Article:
Instead, the sounds of Battlefield 2042 are derived from the physical materials found in the game’s levels: earth, metal, glass, and sand, are warped, stretched, and transported into the musical realm.

Often this was achieved though surprisingly analog means. Describing one of his favourite percussion sounds, Slater talks of building a custom instrument made up of four trays, each filled with materials from the game levels, and placed above massive bass drivers. “Each one was tuned to pick up a specific kind of frequency or resonance coming out of various instruments” he says. This innovative approach allowed the duo to ‘play’ the physical materials of the levels and capture the sound of the substances vibrating to the tune of Guðnadóttir’s cello, or Slater’s rhythms.

Meeting weekly with the audio team, Slater found his job to be very closely aligned with the game’s sound designers who were tasked with bringing the world to life. “The visual departments are dealing with the eyes,” says the composer. “You’re simply dealing with the ears, with the intention of creating a cohesive experience of these frankly colossal and very exciting worlds.”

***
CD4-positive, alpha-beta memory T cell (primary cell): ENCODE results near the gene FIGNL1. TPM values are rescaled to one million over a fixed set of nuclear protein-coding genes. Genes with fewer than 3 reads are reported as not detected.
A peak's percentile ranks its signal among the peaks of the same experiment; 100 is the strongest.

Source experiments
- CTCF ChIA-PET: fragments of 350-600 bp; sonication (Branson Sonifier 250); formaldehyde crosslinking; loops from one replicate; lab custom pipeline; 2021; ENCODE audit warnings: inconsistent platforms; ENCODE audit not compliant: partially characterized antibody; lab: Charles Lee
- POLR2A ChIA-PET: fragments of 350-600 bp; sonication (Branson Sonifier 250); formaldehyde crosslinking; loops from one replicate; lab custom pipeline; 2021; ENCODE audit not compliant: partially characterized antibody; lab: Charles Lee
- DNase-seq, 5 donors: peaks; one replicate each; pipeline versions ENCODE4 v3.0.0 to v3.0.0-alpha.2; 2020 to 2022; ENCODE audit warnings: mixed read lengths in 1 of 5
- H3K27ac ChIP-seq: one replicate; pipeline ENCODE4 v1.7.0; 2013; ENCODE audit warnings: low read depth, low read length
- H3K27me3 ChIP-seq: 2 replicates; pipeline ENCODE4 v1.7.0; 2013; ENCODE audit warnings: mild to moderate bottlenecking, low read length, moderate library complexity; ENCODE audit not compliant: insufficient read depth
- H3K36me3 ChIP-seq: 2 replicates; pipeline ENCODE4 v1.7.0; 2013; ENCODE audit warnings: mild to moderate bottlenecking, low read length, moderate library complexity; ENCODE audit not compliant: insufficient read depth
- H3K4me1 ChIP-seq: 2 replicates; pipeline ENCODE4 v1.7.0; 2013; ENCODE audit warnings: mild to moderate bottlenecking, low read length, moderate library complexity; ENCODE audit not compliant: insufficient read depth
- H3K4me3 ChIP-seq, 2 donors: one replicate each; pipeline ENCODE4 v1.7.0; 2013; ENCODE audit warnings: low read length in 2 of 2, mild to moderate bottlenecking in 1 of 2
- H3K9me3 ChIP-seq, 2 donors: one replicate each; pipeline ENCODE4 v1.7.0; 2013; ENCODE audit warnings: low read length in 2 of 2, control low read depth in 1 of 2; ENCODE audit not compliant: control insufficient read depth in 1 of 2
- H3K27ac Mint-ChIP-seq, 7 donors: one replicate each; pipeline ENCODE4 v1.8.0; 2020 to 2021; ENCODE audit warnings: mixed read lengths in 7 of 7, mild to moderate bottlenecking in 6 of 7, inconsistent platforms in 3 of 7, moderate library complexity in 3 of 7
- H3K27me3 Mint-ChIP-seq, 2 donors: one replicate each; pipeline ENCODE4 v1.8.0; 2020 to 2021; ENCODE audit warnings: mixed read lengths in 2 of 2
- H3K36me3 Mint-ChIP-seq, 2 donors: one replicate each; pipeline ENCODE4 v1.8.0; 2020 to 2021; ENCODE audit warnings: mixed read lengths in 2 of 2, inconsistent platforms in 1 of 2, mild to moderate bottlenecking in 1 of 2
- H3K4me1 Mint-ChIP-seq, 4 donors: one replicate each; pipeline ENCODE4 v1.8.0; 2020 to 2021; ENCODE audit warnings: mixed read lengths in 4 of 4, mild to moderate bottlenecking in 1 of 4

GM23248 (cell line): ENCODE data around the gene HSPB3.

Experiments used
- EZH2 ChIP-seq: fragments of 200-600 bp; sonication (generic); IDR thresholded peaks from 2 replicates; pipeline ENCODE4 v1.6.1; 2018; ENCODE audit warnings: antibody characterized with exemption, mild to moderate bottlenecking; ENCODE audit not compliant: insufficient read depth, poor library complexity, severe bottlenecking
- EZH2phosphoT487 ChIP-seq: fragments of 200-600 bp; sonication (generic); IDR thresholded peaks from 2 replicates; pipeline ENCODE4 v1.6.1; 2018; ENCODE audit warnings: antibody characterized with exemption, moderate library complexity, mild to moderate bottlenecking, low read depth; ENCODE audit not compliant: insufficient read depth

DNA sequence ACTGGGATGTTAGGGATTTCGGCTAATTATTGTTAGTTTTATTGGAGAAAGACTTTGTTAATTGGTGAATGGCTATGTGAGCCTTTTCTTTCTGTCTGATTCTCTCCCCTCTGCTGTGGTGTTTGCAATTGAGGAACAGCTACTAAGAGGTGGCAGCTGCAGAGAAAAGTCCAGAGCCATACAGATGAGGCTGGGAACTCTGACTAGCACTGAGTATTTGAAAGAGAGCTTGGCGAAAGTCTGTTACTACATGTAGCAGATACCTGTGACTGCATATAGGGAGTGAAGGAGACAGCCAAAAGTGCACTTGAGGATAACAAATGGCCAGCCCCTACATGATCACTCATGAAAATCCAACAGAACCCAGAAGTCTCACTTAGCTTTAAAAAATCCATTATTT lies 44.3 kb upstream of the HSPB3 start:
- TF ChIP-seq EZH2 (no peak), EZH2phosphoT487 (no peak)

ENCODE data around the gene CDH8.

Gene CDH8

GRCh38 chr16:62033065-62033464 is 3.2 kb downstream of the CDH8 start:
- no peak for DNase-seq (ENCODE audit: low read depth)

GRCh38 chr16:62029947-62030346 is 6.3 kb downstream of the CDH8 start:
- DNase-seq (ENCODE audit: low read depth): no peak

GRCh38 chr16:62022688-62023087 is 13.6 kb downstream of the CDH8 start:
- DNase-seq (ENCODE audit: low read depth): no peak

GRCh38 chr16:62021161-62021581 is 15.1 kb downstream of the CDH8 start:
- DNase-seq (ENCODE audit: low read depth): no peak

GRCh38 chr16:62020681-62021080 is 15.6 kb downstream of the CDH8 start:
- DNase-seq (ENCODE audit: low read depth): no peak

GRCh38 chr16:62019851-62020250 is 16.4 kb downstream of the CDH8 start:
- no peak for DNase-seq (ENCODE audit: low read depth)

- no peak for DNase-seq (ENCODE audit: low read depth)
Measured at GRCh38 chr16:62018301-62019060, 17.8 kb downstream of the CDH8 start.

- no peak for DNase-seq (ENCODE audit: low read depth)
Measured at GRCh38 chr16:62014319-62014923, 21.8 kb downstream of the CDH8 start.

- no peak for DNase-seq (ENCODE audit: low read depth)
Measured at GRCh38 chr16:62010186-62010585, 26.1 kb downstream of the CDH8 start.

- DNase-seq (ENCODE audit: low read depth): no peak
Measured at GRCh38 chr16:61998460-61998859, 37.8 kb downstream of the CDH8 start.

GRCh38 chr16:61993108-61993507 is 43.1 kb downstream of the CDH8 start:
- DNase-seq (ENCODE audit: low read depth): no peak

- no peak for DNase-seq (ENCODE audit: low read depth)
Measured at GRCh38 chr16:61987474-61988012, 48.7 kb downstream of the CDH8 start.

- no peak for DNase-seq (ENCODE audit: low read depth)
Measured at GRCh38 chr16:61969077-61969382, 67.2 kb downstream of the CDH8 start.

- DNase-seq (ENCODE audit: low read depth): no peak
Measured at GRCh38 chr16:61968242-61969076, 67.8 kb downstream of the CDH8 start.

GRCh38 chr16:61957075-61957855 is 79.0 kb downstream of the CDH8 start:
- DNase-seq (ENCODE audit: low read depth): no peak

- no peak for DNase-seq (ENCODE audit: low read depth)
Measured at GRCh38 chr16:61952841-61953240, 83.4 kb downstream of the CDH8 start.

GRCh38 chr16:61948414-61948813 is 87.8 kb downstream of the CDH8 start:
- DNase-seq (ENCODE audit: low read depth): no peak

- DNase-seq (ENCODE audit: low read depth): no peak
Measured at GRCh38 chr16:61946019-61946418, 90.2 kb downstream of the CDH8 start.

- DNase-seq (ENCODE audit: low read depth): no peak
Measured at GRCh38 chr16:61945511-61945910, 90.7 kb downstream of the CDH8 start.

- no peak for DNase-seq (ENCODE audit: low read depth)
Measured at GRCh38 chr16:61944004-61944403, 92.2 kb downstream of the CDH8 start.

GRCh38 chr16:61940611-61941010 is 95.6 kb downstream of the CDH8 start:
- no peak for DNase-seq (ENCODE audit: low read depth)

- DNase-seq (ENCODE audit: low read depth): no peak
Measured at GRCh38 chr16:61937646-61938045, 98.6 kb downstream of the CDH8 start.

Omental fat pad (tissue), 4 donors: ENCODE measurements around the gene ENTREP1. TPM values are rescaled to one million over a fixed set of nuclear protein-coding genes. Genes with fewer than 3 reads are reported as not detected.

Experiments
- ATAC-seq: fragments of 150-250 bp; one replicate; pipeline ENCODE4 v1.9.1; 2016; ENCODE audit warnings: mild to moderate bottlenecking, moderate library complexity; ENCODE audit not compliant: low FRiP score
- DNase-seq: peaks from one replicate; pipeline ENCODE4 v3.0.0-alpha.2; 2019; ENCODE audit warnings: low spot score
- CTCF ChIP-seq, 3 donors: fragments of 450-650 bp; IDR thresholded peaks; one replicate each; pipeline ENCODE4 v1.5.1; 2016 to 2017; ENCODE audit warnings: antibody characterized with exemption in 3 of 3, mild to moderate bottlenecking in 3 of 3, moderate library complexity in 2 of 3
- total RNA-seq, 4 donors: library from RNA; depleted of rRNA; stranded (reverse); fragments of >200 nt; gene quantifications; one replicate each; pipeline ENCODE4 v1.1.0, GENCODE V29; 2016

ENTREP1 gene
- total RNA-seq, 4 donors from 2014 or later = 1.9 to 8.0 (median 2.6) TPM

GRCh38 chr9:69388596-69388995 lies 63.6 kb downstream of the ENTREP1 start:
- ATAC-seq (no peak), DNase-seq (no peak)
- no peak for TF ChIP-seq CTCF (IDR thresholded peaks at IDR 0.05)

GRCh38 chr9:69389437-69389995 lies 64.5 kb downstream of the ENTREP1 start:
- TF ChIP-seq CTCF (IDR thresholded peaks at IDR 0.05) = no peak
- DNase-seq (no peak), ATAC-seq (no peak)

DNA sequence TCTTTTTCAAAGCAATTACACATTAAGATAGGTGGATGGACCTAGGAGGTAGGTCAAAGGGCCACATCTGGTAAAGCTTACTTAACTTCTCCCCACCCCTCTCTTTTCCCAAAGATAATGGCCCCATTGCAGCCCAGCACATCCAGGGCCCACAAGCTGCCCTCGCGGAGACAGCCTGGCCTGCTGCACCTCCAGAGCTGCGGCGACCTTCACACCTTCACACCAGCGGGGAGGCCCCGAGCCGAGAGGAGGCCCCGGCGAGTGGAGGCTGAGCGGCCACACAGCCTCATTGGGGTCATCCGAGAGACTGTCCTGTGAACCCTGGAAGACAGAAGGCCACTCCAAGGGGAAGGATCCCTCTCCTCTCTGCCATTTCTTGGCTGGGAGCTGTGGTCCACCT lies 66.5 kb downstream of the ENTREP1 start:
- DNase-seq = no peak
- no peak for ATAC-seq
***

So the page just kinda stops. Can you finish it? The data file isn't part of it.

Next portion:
The soundtrack was written during 2020 which imposed some additional creative restrictions. At one point they had the opportunity to travel to France and spend some time recording ship engines, but eventually travel restrictions meant they had to reimagine how to access the sounds they were looking for. At times, this meant searching for sounds within the confines of their postcode – a 5km radius.

Hildur Gudnadóttir
Hildur Gudnadóttir. Image: Camille Blake

“Some of the creative decisions we’ve made have been directly expanded or contracted based on how far outside of the city we were allowed to go”, says Slater.

In the lineage of the Battlefield franchise, the music has always had traditional orchestral scoring, later incorporating the use of electronic production techniques.
Breaking into a whole new musical territory was a bold move for such an established franchise, and Guðnadóttir and Slater say they were certainly aware that not everyone would like the new soundtrack. Nonetheless, they, and the development team behind Battlefield 2024, were committed to creating something daring.